12 Comments on “time to burn a man or two

  • Kyle says:

    That’s an amazing story. It’s great that all of you who spend so much pre-event time setting up so that it’s ready when the rest of us get there got to enjoy such a personal, intimate mini-burn under that beautiful desert night sky! The hair on my arms stands up when I think about it. Can’t wait to see you all when we finally come home to BRC! We’ll be at 3:00 and the outer border, Eastern Sierra camp. See you soon!

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  • aimee says:

    oohhh I’m getting chills…thank you so much for your hard work…can’t wait to be there!

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  • CDR Dot says:

    Thanks for the photos and story!! Now I’m really getting anxious to be home again in BRC. But I also envy you guys the intimacy with the place, each other, the moon and even the weather. Maybe next year I’ll have to volunteer for the early work and really experience Burning Man.

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  • Thunder says:

    At the House of Mouse, where I spend too much of my life making the scratch to burn… The reading feels illicit and hallucinatory, never mind the pictures. And I’d totally lie if i didn’t tell you that I feel like a cheeseball because tears are welling up, a tsunami of gratitude I try to suppress in the corporate world.
    I get it now.
    I’m coming home.
    I know what that means and I can’t wait to make killah coffee for all ya’ll.

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  • JAMI says:

    omg. THIS MAKES ME WANT TO CRY these pics are so beautiful. i can’t wait to see you all there!!!!!

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  • kim says:

    wow this experience sounds so beautiful! and intimate and real! it gave me chills too. I remember that moon and was on the Reno end of it, longing to be on the Playa as it rose over our heads. can’t wait to go home! thank you so much for sharing your pre-burn, pre-populace story, it sounds like it was wonderful.

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  • landry says:

    @thunder i hear you. im totally crying over here.
    just this morning i was thinking of bringing some fancy coffee out for you all at center camp cafe!
    i’ll come looking for you.

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  • Dylan says:

    Early Man! The night when all the serious construction is put on hold for some drunken, in-no-way-serious construction. If there weren’t Early Man and its amateur pyrotechnics, DPW just wouldn’t be the same.

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  • art says:

    i kind of think the whole idea of attending is to enrich other people’s lives and make people laugh. i hope that is true. anyway, i want to check out the feasibility of my idea.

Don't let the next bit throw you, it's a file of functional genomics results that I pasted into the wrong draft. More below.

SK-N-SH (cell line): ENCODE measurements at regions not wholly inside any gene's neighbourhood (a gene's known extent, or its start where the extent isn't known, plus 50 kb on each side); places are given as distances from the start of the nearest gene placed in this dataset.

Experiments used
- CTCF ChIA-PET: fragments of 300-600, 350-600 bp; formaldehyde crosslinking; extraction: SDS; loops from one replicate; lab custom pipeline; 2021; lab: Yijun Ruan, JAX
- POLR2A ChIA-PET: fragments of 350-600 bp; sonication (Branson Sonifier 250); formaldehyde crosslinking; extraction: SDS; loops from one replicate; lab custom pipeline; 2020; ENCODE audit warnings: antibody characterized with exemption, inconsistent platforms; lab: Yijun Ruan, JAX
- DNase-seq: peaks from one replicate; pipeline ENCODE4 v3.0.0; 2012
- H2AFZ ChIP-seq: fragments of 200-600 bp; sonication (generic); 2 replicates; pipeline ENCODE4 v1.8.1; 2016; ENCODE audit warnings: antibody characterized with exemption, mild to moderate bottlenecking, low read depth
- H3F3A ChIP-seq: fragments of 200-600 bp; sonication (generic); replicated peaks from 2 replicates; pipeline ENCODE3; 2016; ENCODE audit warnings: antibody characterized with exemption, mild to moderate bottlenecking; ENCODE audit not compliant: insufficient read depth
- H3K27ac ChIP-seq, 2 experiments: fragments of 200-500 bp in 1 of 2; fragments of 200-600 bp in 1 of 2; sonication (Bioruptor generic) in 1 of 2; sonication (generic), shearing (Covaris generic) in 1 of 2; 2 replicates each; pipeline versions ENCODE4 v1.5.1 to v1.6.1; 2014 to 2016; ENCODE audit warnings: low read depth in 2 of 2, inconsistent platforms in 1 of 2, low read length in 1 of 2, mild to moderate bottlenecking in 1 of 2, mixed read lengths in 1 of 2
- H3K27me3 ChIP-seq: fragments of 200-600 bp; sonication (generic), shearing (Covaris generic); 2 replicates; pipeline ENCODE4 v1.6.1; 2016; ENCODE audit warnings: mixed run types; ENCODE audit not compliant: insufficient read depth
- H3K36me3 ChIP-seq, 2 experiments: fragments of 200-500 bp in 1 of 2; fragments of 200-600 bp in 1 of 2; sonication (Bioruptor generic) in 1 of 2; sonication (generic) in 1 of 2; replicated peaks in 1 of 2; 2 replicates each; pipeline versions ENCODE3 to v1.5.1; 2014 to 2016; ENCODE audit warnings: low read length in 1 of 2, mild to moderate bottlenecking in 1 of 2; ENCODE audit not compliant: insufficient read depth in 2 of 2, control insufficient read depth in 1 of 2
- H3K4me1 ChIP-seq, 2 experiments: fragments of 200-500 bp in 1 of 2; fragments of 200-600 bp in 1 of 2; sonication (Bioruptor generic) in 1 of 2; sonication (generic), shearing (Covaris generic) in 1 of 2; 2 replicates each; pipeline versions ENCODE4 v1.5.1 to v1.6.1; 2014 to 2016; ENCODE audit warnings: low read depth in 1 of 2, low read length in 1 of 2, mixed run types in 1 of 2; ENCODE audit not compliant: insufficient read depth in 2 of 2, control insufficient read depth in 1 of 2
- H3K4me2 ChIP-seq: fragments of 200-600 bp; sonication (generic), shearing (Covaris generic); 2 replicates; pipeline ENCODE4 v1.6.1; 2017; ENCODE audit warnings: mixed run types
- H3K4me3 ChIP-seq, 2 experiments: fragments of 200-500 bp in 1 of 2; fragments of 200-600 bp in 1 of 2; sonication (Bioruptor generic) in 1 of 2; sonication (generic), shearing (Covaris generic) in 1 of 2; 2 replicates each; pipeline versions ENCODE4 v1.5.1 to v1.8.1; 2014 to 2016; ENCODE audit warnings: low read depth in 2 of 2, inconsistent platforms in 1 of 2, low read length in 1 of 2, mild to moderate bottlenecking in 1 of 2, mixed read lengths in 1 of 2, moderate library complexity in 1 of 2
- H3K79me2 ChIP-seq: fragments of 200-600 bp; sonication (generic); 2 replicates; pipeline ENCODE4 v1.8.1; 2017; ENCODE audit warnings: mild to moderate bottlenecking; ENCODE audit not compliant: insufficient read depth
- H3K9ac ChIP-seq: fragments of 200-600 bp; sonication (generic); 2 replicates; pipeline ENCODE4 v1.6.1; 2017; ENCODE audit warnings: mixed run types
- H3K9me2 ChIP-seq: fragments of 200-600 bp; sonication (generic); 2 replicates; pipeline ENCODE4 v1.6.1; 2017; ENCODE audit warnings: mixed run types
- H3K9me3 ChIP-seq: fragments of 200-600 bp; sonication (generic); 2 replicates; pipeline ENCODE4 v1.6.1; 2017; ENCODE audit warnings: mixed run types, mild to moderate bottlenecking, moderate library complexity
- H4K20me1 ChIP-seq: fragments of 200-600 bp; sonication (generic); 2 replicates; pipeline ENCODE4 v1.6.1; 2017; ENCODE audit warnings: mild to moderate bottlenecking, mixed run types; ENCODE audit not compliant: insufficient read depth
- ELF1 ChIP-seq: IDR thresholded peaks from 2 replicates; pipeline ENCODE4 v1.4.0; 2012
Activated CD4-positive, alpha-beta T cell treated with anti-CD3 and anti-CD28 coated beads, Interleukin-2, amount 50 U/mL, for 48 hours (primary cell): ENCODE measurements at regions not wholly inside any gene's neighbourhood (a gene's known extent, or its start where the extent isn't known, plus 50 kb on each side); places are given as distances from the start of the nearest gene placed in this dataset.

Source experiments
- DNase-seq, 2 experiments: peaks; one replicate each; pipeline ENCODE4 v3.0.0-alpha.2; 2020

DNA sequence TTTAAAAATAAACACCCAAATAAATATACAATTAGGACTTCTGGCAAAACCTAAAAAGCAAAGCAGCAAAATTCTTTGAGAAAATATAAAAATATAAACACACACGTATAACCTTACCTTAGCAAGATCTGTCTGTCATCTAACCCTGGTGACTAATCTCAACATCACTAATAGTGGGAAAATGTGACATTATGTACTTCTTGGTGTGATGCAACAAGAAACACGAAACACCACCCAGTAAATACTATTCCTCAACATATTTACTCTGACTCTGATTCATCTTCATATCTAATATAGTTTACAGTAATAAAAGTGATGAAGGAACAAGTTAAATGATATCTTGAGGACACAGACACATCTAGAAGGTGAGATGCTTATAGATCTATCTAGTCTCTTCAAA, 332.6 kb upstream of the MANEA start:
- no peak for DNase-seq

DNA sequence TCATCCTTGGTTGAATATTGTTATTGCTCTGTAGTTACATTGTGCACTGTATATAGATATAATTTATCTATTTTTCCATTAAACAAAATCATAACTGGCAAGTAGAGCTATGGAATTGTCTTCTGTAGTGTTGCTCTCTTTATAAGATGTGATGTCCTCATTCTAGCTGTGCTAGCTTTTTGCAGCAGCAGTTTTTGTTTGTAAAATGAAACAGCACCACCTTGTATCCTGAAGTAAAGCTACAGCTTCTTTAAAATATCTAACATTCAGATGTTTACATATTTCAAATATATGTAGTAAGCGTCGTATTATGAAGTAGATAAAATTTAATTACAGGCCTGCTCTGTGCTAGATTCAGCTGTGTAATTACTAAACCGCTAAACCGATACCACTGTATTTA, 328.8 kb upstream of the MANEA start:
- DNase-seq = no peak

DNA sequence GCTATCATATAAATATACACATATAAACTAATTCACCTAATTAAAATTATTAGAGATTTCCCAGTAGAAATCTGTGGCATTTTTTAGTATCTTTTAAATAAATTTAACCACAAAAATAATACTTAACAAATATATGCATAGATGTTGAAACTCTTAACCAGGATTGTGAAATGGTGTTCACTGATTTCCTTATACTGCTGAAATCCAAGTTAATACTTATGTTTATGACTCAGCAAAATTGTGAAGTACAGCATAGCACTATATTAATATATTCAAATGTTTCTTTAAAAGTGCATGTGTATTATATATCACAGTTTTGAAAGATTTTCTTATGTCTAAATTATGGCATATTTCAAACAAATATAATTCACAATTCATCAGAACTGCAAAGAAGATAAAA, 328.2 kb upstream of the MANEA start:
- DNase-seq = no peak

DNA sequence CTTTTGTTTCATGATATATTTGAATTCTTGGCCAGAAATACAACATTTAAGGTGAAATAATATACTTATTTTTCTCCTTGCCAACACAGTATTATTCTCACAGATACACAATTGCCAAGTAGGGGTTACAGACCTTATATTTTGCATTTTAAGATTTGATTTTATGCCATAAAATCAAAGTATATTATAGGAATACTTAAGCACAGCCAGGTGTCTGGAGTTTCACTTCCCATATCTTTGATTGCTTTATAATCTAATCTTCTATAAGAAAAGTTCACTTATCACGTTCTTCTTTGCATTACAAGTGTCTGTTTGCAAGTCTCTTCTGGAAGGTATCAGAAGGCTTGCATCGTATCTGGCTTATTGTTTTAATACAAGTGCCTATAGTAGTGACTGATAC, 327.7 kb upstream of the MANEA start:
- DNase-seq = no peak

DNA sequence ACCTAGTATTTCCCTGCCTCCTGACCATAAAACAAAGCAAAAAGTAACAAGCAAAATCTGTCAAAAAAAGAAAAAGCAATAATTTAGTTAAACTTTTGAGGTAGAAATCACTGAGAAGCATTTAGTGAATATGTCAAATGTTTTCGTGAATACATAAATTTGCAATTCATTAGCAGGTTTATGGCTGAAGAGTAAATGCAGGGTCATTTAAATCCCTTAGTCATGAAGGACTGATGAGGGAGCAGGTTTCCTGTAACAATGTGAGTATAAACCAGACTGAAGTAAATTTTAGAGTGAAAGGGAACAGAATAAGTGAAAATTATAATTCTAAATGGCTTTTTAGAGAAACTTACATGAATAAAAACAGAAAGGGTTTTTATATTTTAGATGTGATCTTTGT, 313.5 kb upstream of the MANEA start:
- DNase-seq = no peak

i would like to dress up like lucy, from charlie brown (not much of a stretch, for me), and put up a sign that says “psychiatric help, 5 cents”. i am trying to talk an ex-girlfriend into being a nurse, wearing a starched white uniform with a tiny little mini-skirt. she is an exotic beauty, by the way. she is debating weather to do a sharon stone type thing, without any panties. i hope that wouldn’t be considered in bad taste.

    the main gist of the whole thing is to ask people to fill out forms, like you always do at the docs, and then give them a spanking, if they so richly deserve it.

    is this the kind of thing that would be considered acceptable?


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  • Kurt says:

    Beautiful pictures and great story. My experience of the happy coincidences and synchronicities that you mention from the ’08 burn happened on Wednesday. I had emerged from my tent fairly early and continue to sleep for a couple more hours on a sun chair. I had already unknowingly ‘cooked’ myself some sleeping on the sun chair without sun screen. I ate a little and drank water and started out about 11am on my first 2 hour ‘roam’ of BRC of the day. Again, I failed to remember sun screen. I got about 2 minutes away from the camp when a wonderful soul stopped me and said that I was getting sun burned. Somehow I wasn’t feeling it at all, but of course he was right. I return to camp and applied the goo. Had he not been so considerate, my oblivion and subsequent burn might have ruined the rest of the week.

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  • coleman tent says:

    It’s really big bonfire to burn a man,
    The glow of a camp fire to warm weary campers who may have been very busy with their wilderness adventures is a sensation that is hard to match in any other recreational setting. Burning man are all part of the fun of camping.